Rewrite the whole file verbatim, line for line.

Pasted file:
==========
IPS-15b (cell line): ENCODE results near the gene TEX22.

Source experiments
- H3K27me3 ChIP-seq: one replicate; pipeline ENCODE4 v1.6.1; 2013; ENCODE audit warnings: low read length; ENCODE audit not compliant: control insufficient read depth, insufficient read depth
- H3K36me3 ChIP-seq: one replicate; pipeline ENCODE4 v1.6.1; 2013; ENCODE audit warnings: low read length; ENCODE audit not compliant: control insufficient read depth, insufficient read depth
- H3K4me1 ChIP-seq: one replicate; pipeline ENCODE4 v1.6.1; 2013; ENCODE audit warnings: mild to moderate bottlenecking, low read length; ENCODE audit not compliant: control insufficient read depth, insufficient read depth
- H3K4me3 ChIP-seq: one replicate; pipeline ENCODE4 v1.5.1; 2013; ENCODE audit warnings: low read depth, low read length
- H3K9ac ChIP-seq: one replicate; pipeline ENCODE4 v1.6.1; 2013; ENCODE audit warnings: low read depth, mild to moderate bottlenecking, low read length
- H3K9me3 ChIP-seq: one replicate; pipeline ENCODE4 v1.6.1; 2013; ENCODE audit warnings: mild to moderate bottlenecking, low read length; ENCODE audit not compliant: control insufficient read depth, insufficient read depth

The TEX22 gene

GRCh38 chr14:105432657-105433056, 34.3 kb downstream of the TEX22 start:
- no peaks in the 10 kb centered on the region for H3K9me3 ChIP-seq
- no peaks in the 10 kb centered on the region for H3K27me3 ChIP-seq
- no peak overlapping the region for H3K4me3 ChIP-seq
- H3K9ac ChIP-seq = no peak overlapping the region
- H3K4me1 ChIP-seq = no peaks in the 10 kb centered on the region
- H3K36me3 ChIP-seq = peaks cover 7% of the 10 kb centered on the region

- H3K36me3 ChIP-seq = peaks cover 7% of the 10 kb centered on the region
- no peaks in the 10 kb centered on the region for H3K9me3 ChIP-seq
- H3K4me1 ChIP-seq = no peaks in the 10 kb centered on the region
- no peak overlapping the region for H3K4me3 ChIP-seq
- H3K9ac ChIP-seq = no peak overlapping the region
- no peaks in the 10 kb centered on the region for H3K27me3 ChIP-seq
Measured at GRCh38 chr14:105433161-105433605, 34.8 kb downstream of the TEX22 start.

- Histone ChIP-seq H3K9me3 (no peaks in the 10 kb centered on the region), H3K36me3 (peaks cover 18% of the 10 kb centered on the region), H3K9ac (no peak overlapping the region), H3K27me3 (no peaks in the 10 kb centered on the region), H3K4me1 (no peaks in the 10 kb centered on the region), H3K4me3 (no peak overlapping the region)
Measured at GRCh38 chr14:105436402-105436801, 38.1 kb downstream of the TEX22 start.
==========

IPS-15b (cell line): ENCODE results near the gene TEX22.

Source experiments
- H3K27me3 ChIP-seq: one replicate; pipeline ENCODE4 v1.6.1; 2013; ENCODE audit warnings: low read length; ENCODE audit not compliant: control insufficient read depth, insufficient read depth
- H3K36me3 ChIP-seq: one replicate; pipeline ENCODE4 v1.6.1; 2013; ENCODE audit warnings: low read length; ENCODE audit not compliant: control insufficient read depth, insufficient read depth
- H3K4me1 ChIP-seq: one replicate; pipeline ENCODE4 v1.6.1; 2013; ENCODE audit warnings: mild to moderate bottlenecking, low read length; ENCODE audit not compliant: control insufficient read depth, insufficient read depth
- H3K4me3 ChIP-seq: one replicate; pipeline ENCODE4 v1.5.1; 2013; ENCODE audit warnings: low read depth, low read length
- H3K9ac ChIP-seq: one replicate; pipeline ENCODE4 v1.6.1; 2013; ENCODE audit warnings: low read depth, mild to moderate bottlenecking, low read length
- H3K9me3 ChIP-seq: one replicate; pipeline ENCODE4 v1.6.1; 2013; ENCODE audit warnings: mild to moderate bottlenecking, low read length; ENCODE audit not compliant: control insufficient read depth, insufficient read depth

The TEX22 gene

GRCh38 chr14:105432657-105433056, 34.3 kb downstream of the TEX22 start:
- no peaks in the 10 kb centered on the region for H3K9me3 ChIP-seq
- no peaks in the 10 kb centered on the region for H3K27me3 ChIP-seq
- no peak overlapping the region for H3K4me3 ChIP-seq
- H3K9ac ChIP-seq = no peak overlapping the region
- H3K4me1 ChIP-seq = no peaks in the 10 kb centered on the region
- H3K36me3 ChIP-seq = peaks cover 7% of the 10 kb centered on the region

- H3K36me3 ChIP-seq = peaks cover 7% of the 10 kb centered on the region
- no peaks in the 10 kb centered on the region for H3K9me3 ChIP-seq
- H3K4me1 ChIP-seq = no peaks in the 10 kb centered on the region
- no peak overlapping the region for H3K4me3 ChIP-seq
- H3K9ac ChIP-seq = no peak overlapping the region
- no peaks in the 10 kb centered on the region for H3K27me3 ChIP-seq
Measured at GRCh38 chr14:105433161-105433605, 34.8 kb downstream of the TEX22 start.

- Histone ChIP-seq H3K9me3 (no peaks in the 10 kb centered on the region), H3K36me3 (peaks cover 18% of the 10 kb centered on the region), H3K9ac (no peak overlapping the region), H3K27me3 (no peaks in the 10 kb centered on the region), H3K4me1 (no peaks in the 10 kb centered on the region), H3K4me3 (no peak overlapping the region)
Measured at GRCh38 chr14:105436402-105436801, 38.1 kb downstream of the TEX22 start.